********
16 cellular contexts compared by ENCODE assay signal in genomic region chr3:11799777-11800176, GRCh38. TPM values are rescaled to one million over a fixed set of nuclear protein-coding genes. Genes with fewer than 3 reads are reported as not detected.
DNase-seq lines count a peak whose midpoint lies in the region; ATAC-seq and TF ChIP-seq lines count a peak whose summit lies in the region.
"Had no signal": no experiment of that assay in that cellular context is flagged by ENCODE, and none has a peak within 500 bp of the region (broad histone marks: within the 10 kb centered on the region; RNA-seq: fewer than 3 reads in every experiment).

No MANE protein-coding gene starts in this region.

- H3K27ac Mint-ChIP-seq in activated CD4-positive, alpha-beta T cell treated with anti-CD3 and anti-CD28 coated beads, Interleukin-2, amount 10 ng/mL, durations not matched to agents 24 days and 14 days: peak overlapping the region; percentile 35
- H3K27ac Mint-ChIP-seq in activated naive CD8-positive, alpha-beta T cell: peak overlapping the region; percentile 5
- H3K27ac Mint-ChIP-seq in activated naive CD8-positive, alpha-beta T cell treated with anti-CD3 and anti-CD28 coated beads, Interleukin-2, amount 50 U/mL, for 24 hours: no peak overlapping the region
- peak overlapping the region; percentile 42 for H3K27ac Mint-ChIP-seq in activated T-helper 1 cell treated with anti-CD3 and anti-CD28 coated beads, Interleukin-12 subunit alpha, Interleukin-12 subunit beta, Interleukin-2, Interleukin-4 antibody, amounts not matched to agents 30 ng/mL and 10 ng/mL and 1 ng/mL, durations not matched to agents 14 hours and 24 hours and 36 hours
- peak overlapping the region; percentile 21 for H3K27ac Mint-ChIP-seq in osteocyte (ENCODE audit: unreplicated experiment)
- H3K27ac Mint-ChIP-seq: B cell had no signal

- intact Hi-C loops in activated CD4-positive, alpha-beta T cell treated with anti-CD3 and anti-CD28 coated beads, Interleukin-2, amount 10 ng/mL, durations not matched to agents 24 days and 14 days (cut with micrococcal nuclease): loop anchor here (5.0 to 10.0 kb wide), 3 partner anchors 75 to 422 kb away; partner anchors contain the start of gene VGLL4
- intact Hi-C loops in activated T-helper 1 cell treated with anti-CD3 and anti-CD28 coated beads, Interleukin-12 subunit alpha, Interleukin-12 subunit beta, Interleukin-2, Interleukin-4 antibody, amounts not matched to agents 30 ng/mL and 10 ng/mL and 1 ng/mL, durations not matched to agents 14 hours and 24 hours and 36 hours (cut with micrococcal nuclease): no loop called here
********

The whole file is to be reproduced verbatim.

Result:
16 cellular contexts compared by ENCODE assay signal in genomic region chr3:11799777-11800176, GRCh38. TPM values are rescaled to one million over a fixed set of nuclear protein-coding genes. Genes with fewer than 3 reads are reported as not detected.
DNase-seq lines count a peak whose midpoint lies in the region; ATAC-seq and TF ChIP-seq lines count a peak whose summit lies in the region.
"Had no signal": no experiment of that assay in that cellular context is flagged by ENCODE, and none has a peak within 500 bp of the region (broad histone marks: within the 10 kb centered on the region; RNA-seq: fewer than 3 reads in every experiment).

No MANE protein-coding gene starts in this region.

- H3K27ac Mint-ChIP-seq in activated CD4-positive, alpha-beta T cell treated with anti-CD3 and anti-CD28 coated beads, Interleukin-2, amount 10 ng/mL, durations not matched to agents 24 days and 14 days: peak overlapping the region; percentile 35
- H3K27ac Mint-ChIP-seq in activated naive CD8-positive, alpha-beta T cell: peak overlapping the region; percentile 5
- H3K27ac Mint-ChIP-seq in activated naive CD8-positive, alpha-beta T cell treated with anti-CD3 and anti-CD28 coated beads, Interleukin-2, amount 50 U/mL, for 24 hours: no peak overlapping the region
- peak overlapping the region; percentile 42 for H3K27ac Mint-ChIP-seq in activated T-helper 1 cell treated with anti-CD3 and anti-CD28 coated beads, Interleukin-12 subunit alpha, Interleukin-12 subunit beta, Interleukin-2, Interleukin-4 antibody, amounts not matched to agents 30 ng/mL and 10 ng/mL and 1 ng/mL, durations not matched to agents 14 hours and 24 hours and 36 hours
- peak overlapping the region; percentile 21 for H3K27ac Mint-ChIP-seq in osteocyte (ENCODE audit: unreplicated experiment)
- H3K27ac Mint-ChIP-seq: B cell had no signal

- intact Hi-C loops in activated CD4-positive, alpha-beta T cell treated with anti-CD3 and anti-CD28 coated beads, Interleukin-2, amount 10 ng/mL, durations not matched to agents 24 days and 14 days (cut with micrococcal nuclease): loop anchor here (5.0 to 10.0 kb wide), 3 partner anchors 75 to 422 kb away; partner anchors contain the start of gene VGLL4
- intact Hi-C loops in activated T-helper 1 cell treated with anti-CD3 and anti-CD28 coated beads, Interleukin-12 subunit alpha, Interleukin-12 subunit beta, Interleukin-2, Interleukin-4 antibody, amounts not matched to agents 30 ng/mL and 10 ng/mL and 1 ng/mL, durations not matched to agents 14 hours and 24 hours and 36 hours (cut with micrococcal nuclease): no loop called here